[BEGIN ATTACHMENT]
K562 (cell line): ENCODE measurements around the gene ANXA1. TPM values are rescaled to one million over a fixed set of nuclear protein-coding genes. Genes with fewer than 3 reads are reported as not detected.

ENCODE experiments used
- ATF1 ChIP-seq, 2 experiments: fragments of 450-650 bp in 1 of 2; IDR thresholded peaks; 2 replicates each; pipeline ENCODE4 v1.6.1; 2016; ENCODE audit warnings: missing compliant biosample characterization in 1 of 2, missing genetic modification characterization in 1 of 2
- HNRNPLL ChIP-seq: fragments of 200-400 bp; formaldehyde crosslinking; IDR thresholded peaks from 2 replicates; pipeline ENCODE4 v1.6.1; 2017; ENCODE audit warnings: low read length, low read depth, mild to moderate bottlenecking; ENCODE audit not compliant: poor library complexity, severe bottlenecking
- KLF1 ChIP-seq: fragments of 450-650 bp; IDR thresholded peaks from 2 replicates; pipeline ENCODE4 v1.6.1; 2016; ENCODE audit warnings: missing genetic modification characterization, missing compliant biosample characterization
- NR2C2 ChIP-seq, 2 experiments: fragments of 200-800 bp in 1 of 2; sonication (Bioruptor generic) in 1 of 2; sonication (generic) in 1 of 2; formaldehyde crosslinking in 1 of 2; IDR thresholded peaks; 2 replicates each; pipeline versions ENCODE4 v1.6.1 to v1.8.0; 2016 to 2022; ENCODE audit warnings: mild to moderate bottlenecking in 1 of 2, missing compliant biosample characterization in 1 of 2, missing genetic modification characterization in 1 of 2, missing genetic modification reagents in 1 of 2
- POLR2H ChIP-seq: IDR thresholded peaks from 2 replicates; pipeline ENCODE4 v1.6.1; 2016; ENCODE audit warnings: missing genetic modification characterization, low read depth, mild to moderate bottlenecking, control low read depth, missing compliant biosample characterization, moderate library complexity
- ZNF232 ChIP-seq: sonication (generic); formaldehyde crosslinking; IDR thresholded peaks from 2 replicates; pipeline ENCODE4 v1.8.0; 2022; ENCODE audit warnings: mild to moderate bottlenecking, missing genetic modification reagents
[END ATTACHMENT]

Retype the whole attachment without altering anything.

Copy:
K562 (cell line): ENCODE measurements around the gene ANXA1. TPM values are rescaled to one million over a fixed set of nuclear protein-coding genes. Genes with fewer than 3 reads are reported as not detected.

ENCODE experiments used
- ATF1 ChIP-seq, 2 experiments: fragments of 450-650 bp in 1 of 2; IDR thresholded peaks; 2 replicates each; pipeline ENCODE4 v1.6.1; 2016; ENCODE audit warnings: missing compliant biosample characterization in 1 of 2, missing genetic modification characterization in 1 of 2
- HNRNPLL ChIP-seq: fragments of 200-400 bp; formaldehyde crosslinking; IDR thresholded peaks from 2 replicates; pipeline ENCODE4 v1.6.1; 2017; ENCODE audit warnings: low read length, low read depth, mild to moderate bottlenecking; ENCODE audit not compliant: poor library complexity, severe bottlenecking
- KLF1 ChIP-seq: fragments of 450-650 bp; IDR thresholded peaks from 2 replicates; pipeline ENCODE4 v1.6.1; 2016; ENCODE audit warnings: missing genetic modification characterization, missing compliant biosample characterization
- NR2C2 ChIP-seq, 2 experiments: fragments of 200-800 bp in 1 of 2; sonication (Bioruptor generic) in 1 of 2; sonication (generic) in 1 of 2; formaldehyde crosslinking in 1 of 2; IDR thresholded peaks; 2 replicates each; pipeline versions ENCODE4 v1.6.1 to v1.8.0; 2016 to 2022; ENCODE audit warnings: mild to moderate bottlenecking in 1 of 2, missing compliant biosample characterization in 1 of 2, missing genetic modification characterization in 1 of 2, missing genetic modification reagents in 1 of 2
- POLR2H ChIP-seq: IDR thresholded peaks from 2 replicates; pipeline ENCODE4 v1.6.1; 2016; ENCODE audit warnings: missing genetic modification characterization, low read depth, mild to moderate bottlenecking, control low read depth, missing compliant biosample characterization, moderate library complexity
- ZNF232 ChIP-seq: sonication (generic); formaldehyde crosslinking; IDR thresholded peaks from 2 replicates; pipeline ENCODE4 v1.8.0; 2022; ENCODE audit warnings: mild to moderate bottlenecking, missing genetic modification reagents